U.S. Pat. No. 5,309,244, issued to Katagiri et al., teaches an image processing apparatus having a spatial light modulator that is both written to and read from. A laser is moved in two dimensions and illuminates the spatial light modulator. The digital reading and writing system includes a hologram disk having hologram lenses located in a concentric or spiral manner and arranged to deflect the laser beam vertically and horizontally for scanning the spatial modulating element.
U.S. Pat. No. 5,398,082, issued to Henderson et al., teaches a video projection system employing a reflective light value that is optically addressed by an image from a cathode ray tube and provides an output image for projection by means of a high intensity reading light directed to the output face of the liquid crystal light valve. Improved reading illumination is achieved by scanning the face of the liquid crystal light valve with a narrow beam of light that moves across the liquid crystal is synch with the scanning image from the writing cathode ray tube.
U.S. Pat. No. 5,410,370, issued to Janssen, teaches a color projection video system that utilizes a single light valve. A white light source is separated into red, green and blue components. Scanning optics in the form of three prisms cause the RGB bands to be sequentially scanned across a light valve, such as a transmission LCD panel. A particular row is addressed by display electronics with the appropriate color content of that portion of the image which is being displayed, prior to each color passing over a given row of panels on the light valve. The image is then projected by a lens onto a viewing surface, such as a screen.
U.S. Pat. No. 5,416,514, issued to Hanssen et al., teaches a color projection system that utilizes a single light valve. A white light source is separated into red, green and blue components. Scanning optics in the form of three prisms cause the RGB bands to be sequentially scanned across a light valve, such as a transmission LCD panel. A particular row is addressed by display electronics with the appropriate color content of that portion of the image which is being displayed, prior to each color passing over a given row of panels on the light valve. The image is then projected by a lens onto a viewing surface, such as a screen. Also taught is circuitry to synchronize the illumination of the light valve with the video signal and to minimize video breakup when changing video sources.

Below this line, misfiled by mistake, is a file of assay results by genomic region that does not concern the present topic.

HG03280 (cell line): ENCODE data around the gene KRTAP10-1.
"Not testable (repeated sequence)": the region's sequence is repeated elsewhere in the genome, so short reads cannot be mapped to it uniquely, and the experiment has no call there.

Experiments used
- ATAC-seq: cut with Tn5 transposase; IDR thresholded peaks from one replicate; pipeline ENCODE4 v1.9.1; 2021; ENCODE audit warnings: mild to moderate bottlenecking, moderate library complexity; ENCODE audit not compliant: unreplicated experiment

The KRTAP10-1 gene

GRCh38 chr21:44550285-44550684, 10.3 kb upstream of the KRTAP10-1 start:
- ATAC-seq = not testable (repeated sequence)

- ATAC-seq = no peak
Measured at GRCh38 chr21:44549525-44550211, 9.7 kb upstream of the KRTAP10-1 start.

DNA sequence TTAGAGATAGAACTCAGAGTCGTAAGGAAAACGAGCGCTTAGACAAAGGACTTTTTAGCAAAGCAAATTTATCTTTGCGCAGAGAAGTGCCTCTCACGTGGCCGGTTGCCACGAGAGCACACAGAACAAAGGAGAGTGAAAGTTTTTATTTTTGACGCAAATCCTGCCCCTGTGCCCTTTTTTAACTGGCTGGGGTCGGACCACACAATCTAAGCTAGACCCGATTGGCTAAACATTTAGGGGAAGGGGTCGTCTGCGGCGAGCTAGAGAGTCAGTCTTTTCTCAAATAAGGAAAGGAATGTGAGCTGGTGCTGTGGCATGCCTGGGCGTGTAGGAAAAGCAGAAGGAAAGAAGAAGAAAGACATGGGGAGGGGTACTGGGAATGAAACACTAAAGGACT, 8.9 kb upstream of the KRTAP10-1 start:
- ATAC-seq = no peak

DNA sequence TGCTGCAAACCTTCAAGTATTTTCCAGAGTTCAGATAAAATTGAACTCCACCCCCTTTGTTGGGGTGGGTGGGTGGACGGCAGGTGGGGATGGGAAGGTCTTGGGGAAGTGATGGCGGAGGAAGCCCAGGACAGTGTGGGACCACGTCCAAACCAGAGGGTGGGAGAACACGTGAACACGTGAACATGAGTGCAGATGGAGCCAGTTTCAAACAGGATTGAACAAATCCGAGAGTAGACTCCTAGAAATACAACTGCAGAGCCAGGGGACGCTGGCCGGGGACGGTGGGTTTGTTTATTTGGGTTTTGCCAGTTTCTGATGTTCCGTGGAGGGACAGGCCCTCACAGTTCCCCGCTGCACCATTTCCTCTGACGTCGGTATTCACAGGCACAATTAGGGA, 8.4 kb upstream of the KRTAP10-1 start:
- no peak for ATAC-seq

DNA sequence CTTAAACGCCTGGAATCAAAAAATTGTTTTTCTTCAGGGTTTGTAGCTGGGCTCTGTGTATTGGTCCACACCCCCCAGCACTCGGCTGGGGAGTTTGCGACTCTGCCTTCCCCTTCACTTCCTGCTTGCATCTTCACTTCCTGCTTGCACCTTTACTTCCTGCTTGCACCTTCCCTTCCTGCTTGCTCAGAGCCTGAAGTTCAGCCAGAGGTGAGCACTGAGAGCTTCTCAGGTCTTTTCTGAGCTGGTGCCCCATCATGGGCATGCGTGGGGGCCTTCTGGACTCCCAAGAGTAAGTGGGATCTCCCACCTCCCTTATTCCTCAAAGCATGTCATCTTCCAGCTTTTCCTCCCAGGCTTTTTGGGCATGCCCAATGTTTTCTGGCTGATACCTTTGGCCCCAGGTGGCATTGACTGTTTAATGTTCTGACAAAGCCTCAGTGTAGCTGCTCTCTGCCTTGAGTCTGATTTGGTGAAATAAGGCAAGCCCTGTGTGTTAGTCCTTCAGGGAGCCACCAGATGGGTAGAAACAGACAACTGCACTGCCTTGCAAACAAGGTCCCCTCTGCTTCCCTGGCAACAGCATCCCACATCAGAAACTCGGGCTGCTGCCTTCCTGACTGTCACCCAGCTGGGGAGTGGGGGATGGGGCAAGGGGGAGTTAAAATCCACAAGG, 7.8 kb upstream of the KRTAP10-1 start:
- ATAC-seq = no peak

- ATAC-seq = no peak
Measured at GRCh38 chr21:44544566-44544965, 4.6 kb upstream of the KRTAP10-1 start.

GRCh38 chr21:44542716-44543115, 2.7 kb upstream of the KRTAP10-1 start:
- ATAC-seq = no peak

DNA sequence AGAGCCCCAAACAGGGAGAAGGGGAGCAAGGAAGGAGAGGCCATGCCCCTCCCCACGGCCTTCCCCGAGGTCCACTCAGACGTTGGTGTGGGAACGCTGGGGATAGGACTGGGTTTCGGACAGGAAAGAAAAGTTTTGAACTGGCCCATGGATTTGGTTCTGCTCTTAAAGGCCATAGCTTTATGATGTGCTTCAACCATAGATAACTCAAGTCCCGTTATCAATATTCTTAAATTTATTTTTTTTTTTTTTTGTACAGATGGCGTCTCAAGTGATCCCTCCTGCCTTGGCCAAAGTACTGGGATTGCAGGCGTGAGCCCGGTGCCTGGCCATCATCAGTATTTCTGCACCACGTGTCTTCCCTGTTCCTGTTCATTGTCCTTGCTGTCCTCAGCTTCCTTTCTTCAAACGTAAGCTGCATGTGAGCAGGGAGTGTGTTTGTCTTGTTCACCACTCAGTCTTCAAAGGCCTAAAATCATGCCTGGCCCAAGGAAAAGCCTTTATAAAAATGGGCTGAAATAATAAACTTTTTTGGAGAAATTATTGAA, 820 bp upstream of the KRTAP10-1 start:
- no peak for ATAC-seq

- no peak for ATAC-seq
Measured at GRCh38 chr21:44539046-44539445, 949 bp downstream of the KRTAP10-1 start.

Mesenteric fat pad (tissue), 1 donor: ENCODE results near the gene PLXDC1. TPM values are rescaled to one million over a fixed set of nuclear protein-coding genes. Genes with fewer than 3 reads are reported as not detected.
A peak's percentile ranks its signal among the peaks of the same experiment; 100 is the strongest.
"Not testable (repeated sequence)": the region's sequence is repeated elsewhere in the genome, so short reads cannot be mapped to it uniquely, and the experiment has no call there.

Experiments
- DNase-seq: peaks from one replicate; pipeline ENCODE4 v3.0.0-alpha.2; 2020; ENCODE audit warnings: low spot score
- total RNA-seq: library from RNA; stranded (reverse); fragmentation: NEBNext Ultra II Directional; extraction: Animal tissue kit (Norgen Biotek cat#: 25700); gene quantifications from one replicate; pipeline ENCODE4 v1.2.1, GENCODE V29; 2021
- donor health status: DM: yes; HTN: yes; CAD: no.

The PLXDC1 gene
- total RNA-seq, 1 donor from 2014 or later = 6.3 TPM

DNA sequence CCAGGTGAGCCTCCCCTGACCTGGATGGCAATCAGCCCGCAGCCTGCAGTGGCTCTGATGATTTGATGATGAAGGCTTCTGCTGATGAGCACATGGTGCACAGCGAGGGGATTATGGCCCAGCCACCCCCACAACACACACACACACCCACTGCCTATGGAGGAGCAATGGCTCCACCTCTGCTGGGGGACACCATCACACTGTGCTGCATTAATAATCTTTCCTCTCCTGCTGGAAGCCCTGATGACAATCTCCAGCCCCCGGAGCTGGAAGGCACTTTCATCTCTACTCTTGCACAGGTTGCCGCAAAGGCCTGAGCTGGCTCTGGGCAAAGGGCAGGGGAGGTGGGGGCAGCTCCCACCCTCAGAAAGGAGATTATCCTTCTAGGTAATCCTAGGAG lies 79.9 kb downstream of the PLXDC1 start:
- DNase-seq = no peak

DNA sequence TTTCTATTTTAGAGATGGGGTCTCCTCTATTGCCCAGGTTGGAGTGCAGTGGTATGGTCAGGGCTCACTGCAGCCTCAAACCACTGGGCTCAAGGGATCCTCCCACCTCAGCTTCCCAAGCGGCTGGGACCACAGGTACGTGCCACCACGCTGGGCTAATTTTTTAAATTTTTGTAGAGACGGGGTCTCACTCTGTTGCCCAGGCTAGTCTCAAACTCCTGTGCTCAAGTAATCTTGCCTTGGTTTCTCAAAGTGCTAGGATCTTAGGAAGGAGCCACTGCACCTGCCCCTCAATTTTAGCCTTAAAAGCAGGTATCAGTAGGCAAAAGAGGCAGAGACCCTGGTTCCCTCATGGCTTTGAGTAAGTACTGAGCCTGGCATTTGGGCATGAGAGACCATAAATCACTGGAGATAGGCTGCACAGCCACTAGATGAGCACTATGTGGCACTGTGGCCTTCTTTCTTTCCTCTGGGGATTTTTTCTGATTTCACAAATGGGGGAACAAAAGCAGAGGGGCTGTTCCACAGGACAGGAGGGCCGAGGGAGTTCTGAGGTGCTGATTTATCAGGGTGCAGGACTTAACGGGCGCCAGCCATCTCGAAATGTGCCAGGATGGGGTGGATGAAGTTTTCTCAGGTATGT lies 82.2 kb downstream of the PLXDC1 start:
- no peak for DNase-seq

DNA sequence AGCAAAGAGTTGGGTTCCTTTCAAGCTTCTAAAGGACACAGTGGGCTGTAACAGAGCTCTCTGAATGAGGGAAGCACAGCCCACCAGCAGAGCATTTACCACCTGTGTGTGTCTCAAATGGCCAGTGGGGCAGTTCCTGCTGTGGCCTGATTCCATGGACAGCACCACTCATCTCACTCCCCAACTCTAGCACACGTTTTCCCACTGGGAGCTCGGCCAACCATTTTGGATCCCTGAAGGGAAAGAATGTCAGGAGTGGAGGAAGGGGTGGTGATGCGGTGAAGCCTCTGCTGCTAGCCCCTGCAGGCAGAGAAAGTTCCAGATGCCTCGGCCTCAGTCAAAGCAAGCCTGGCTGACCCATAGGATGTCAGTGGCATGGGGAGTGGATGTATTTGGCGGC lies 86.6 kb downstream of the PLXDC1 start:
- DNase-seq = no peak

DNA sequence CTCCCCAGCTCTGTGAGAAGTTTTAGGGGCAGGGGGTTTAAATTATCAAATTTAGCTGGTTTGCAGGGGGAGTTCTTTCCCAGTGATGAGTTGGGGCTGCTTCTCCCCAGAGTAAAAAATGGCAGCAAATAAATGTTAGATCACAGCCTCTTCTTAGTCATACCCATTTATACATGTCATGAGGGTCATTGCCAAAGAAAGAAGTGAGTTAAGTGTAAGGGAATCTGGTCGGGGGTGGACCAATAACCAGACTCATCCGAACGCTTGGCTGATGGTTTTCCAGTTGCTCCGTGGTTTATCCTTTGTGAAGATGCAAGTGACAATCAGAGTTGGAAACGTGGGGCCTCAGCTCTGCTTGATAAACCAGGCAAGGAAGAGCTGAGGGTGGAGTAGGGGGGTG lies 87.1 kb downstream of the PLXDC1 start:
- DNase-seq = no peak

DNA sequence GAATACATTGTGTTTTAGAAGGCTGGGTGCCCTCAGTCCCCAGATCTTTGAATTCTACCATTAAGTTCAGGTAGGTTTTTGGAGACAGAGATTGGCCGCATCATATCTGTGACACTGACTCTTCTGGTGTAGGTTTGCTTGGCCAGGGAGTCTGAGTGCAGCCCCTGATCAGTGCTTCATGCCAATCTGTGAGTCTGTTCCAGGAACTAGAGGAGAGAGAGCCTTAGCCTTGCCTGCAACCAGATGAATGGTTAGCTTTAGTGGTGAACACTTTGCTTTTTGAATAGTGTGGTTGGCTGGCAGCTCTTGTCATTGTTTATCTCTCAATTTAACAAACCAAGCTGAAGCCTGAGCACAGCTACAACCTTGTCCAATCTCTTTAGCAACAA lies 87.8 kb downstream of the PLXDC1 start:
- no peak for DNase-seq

U.S. Pat. No. 5,428,467, issued to Schmidt, teaches a projection system employing a reflective light valve that is optically addressed by an image from the cathode ray tube and provides an image for projection by means of a high intensity reading light from a lamp. Reading illumination is provided by scanning the face of the liquid crystal light valve with a narrow beam of light that moves across the liquid crystal light valve face in synch with the scanned image from the writing cathode ray tube. The scanned narrow band of illumination is provided by refractive transmission through a rotating transparent polygonal body. Rotation of the polygonal body is synchronized with the vertical sync of the CRT.
U.S. Pat. No. 5,450,219, issued to Gold et al., teaches a telecentric illumination scanning system that comprises an input lens, a rotatable or oscillating reflective scanner, and output lens and a polarizing element. The input lens transmits light from a light source to the scanner, which is then reflected and directed to the output lens. The light transmitted by the output lens is polarized and applied to the light valve. Light is focused into a relatively narrow band of light that is scanned by the rotatable or oscillating scanner across the face of the light valve.
U.S. Pat. No. 5,457,566, issued to Sampsell et al., teaches an optical scanning system comprising a spatial light modulator with minimum diffraction effects that can be scanned by line. Also included is a suitable detector and suitable optics. Applications include infrared and photocopying.